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Monday Newspaper Review - Irish Business News and International Stories - - April 08, 2013
By Finfacts Team
Apr 8, 2013 - 6:52 AM

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The Irish Independent reports that householders are set for a reprieve of at least a year on the payment of water charges.

Although the water tax is scheduled to come in next year, there are strong indications the introduction will be delayed until at least 2015.

Ministers are concerned about a possible backlash from the public about the new tax coming so soon after the introduction of the controversial property tax.

Two ministers yesterday indicated water charges would be postponed.

Junior Finance Minister Brian Hayes told the Irish Independent it was up to the Government -- and not the bailout team -- to decide when water charges would come into effect.

He said there was "quite an amount of work" to be done before the charges were applied, including:

* The level of free allowance.

* Exemptions from the charges.

* How the regulator consults with the public.

The primary concern is the rollout of water meters to every home to avoid having to bring in a flat-rate charge, which would be regarded as unfair.

Mr Hayes's comments were backed by Tanaiste Eamon Gilmore last night.

The Tanaiste is currently visiting Turkey on a four-day trade mission and it was reported last night that he said the meters will not be installed in time for charges to be introduced next year.

"There will not be sufficient metering done by January to allow a charging regime to come in."

Mr Hayes said he was not second-guessing what approach the Coalition would take.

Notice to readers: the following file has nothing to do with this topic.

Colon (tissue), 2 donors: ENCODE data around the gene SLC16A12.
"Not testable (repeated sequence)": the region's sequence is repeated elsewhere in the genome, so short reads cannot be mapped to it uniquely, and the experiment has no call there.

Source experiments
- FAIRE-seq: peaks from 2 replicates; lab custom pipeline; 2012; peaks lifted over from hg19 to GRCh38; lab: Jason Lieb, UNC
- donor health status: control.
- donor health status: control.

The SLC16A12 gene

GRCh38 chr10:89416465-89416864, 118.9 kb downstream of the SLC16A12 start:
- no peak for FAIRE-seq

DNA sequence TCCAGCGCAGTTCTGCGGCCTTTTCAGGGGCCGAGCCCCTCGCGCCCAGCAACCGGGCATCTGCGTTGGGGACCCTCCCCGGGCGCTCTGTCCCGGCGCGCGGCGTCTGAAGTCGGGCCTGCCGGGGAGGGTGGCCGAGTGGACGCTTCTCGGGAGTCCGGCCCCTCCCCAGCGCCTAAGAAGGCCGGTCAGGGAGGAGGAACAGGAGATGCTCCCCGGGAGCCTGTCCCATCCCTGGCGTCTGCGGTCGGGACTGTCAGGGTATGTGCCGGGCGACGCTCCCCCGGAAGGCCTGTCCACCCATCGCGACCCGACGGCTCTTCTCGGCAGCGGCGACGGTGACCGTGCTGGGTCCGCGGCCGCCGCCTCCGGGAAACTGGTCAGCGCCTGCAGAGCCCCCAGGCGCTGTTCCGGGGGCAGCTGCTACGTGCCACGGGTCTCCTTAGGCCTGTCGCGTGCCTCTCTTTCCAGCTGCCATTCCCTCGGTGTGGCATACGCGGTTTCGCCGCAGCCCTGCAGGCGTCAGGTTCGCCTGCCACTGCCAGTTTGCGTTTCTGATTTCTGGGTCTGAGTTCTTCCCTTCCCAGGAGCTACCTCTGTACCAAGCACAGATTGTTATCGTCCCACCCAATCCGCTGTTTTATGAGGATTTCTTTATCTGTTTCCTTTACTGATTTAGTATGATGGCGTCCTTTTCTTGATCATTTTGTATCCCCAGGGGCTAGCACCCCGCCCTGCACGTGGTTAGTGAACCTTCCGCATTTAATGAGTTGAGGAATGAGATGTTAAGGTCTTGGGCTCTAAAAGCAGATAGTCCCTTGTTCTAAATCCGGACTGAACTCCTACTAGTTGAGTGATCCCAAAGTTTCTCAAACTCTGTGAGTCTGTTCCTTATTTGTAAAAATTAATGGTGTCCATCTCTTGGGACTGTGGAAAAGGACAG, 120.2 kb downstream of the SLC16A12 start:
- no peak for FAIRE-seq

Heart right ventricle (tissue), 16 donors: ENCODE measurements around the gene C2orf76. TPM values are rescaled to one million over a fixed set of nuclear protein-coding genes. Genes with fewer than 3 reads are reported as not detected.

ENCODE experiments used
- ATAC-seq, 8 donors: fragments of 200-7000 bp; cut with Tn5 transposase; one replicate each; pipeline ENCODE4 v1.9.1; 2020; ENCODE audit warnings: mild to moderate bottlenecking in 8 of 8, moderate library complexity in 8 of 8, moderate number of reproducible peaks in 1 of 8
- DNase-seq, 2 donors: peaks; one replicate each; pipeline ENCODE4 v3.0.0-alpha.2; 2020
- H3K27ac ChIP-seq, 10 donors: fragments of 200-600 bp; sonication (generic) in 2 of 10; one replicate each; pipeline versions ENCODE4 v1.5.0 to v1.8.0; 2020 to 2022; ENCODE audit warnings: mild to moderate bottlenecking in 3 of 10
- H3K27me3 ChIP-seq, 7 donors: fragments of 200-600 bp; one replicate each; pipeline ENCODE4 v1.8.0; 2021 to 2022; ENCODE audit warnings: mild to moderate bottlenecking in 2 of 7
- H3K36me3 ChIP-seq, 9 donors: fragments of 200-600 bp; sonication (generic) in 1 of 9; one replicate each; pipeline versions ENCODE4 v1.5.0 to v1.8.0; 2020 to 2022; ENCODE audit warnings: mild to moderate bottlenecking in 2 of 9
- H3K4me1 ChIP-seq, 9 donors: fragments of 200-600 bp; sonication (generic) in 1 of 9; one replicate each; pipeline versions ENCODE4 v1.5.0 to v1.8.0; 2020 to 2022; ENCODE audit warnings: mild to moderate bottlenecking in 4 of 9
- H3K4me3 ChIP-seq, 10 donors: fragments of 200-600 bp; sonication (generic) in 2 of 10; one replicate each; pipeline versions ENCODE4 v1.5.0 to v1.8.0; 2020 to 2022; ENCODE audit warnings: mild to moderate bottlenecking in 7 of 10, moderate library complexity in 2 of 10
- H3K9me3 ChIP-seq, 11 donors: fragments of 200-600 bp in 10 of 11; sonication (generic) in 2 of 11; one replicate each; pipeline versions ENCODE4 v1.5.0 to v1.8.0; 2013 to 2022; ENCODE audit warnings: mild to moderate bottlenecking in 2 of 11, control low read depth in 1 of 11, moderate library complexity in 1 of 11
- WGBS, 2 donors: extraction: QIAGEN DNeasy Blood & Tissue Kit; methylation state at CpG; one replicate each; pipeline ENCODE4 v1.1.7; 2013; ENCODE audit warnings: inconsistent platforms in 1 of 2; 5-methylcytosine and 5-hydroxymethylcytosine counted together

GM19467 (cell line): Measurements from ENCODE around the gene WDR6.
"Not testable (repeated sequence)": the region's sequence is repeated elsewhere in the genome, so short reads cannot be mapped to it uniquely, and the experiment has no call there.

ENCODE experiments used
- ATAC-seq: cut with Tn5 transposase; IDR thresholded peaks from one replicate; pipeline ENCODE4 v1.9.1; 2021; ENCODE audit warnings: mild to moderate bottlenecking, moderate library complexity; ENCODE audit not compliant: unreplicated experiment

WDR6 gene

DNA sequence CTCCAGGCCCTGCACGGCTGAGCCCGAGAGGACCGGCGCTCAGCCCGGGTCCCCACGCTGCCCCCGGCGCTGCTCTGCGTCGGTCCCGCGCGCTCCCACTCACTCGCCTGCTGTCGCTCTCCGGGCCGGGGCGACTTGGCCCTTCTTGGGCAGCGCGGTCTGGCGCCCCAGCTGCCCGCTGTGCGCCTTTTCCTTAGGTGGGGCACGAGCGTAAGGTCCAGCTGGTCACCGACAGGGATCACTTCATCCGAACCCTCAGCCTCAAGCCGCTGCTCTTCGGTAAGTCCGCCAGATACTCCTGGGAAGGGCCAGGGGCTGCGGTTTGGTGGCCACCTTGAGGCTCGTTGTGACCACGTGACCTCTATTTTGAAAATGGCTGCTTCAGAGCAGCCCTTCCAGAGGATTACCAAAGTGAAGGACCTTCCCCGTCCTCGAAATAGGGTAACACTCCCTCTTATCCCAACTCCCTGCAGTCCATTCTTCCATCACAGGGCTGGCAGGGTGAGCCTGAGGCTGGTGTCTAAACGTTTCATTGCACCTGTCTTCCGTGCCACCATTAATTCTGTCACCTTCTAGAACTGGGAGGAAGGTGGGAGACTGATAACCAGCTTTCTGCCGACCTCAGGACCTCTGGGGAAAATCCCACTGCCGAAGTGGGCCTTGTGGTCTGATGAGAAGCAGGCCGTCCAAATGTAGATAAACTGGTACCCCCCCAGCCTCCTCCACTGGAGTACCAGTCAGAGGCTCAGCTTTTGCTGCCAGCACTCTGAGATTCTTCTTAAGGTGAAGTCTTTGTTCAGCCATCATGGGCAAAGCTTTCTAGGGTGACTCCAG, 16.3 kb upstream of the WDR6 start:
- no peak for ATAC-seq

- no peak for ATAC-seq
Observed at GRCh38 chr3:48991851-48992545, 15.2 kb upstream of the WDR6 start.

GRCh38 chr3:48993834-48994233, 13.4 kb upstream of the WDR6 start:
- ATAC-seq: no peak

"There is quite a lot of work that needs to happen between now and then. But ultimately it is a matter for Government and I think the Memorandum of Understanding makes it clear that we will have the introduction of water rates. As to when it is going to be is really a matter for the Government," he said.

Mr Hayes said he would also be concerned about water charges coming in before meters were installed.

"I think it's important that the system is clear, it's transparent for everyone, that the issue of the free allowances is resolved before that happens. So there might be quite some time between that actually happening and a decision being taken," he said.

Environment Minister Phil Hogan said last week the official date for the introduction of water charges still remained January 1 next.

But he also indicated there may be further discussions with the EU-IMF bailout team about deferring the introduction.

Mr Hogan said the exact date was an issue for Finance Minister Michael Noonan and Public Spending Minister Brendan Howlin to discuss with the bailout team.

In the intervening period, the minister said he was operating on the basis water charges would start on January 1, 2014.

But water charges are expected to be delayed until the end of 2015 as concerns mount that making people pay before meters are installed could lead to a repeat of the household charge fiasco.

Government sources admit there was a view substantially more than 50pc of water meters must be installed before people are billed.

Ministers want to avoid assessed charges -- based on estimated water usage -- which will be paid by houses without meters when the water tax is introduced. Assessed water charges are likely to be based on house size, and they would be hugely damaging politically.

These bills would be a precursor to full metering. The installation of meters begins this summer.

Meanwhile, the Government is cranking up the pressure on public-sector workers voting on the Croke Park II deal with a minister warning cuts to premium pay and overtime will be back on the table if the agreement is rejected.

Junior minister Brian Hayes says these "unsustainable elements" of premium pay and overtime rates will be looked at again if the Government has to unilaterally cut pay.

"I think union leaders should not pretend to their membership that in any unilateral decision that the Government may have to take, if this thing is not accepted, that there will be better terms and conditions," he added.

The Irish Independent also reports that the Revenue has issued over 2,000 more letters to pensioner demanding tax repayments in an operation that has already netted €6.4m.

However, the same operation also discovered that some pensioner were paying too much tax and €1.1m was refunded, reducing the amount clawed back to €5.3m.

There was controversy last year when more than 100,000 pensioner were issued with letters warning them that they might owe tax if they had not declared their state pension of up to €230 per week for tax purposes.